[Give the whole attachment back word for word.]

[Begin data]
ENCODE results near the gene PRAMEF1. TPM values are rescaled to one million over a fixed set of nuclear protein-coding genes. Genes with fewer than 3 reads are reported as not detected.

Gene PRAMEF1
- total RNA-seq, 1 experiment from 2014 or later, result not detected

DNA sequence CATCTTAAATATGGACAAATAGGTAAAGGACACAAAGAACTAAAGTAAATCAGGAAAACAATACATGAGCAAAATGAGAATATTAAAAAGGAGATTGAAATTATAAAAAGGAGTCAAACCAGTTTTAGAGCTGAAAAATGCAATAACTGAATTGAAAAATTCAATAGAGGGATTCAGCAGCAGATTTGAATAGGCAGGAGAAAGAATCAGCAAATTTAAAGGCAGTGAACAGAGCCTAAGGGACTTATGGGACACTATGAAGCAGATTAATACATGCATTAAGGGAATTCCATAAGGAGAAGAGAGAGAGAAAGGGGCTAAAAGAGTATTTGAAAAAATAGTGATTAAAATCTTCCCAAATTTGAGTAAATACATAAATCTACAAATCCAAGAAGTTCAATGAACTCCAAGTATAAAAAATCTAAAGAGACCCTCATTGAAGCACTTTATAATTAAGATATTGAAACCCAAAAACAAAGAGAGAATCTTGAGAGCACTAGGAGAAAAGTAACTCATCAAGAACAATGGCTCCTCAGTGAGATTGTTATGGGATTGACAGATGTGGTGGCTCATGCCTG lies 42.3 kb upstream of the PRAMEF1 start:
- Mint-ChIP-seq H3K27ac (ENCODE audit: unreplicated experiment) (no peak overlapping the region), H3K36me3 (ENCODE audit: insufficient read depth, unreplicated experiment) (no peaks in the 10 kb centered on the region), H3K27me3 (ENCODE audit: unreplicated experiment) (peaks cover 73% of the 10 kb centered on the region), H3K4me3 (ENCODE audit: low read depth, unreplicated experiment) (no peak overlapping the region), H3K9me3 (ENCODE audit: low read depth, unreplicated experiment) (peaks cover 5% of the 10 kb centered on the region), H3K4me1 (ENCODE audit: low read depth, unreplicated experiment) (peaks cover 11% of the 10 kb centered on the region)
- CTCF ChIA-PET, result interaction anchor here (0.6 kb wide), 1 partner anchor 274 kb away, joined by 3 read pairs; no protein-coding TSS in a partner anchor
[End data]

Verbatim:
ENCODE results near the gene PRAMEF1. TPM values are rescaled to one million over a fixed set of nuclear protein-coding genes. Genes with fewer than 3 reads are reported as not detected.

Gene PRAMEF1
- total RNA-seq, 1 experiment from 2014 or later, result not detected

DNA sequence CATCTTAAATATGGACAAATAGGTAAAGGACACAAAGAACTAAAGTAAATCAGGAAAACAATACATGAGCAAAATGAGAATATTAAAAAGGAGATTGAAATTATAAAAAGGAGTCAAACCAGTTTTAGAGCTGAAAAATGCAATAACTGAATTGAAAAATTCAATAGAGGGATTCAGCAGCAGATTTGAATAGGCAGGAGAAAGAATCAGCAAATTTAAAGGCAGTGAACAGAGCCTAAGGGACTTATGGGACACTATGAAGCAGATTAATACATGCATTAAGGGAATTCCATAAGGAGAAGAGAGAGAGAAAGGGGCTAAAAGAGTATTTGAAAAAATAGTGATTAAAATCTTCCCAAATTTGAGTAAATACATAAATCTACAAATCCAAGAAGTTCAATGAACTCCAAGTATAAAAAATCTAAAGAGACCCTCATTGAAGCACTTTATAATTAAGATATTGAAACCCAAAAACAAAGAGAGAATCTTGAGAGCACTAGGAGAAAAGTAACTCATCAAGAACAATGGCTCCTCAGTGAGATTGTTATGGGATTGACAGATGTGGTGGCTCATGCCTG lies 42.3 kb upstream of the PRAMEF1 start:
- Mint-ChIP-seq H3K27ac (ENCODE audit: unreplicated experiment) (no peak overlapping the region), H3K36me3 (ENCODE audit: insufficient read depth, unreplicated experiment) (no peaks in the 10 kb centered on the region), H3K27me3 (ENCODE audit: unreplicated experiment) (peaks cover 73% of the 10 kb centered on the region), H3K4me3 (ENCODE audit: low read depth, unreplicated experiment) (no peak overlapping the region), H3K9me3 (ENCODE audit: low read depth, unreplicated experiment) (peaks cover 5% of the 10 kb centered on the region), H3K4me1 (ENCODE audit: low read depth, unreplicated experiment) (peaks cover 11% of the 10 kb centered on the region)
- CTCF ChIA-PET, result interaction anchor here (0.6 kb wide), 1 partner anchor 274 kb away, joined by 3 read pairs; no protein-coding TSS in a partner anchor